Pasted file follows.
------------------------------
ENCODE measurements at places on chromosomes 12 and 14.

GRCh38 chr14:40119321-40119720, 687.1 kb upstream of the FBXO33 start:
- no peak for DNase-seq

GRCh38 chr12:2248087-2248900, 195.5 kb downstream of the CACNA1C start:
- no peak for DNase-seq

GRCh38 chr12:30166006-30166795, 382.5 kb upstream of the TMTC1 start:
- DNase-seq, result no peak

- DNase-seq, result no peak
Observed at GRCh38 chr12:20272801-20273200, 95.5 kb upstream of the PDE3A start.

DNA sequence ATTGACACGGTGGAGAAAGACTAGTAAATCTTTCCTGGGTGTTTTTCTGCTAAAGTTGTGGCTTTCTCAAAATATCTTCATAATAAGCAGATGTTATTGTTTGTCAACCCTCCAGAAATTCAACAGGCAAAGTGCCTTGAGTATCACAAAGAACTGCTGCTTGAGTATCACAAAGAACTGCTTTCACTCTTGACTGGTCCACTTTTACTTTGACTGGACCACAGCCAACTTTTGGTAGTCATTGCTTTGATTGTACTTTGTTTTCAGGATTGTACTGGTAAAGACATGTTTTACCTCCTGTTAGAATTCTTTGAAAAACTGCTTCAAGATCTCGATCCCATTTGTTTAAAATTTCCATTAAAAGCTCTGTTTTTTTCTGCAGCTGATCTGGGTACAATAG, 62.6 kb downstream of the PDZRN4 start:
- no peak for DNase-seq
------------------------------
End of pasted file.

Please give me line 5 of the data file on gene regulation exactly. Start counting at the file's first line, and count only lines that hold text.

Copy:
- no peak for DNase-seq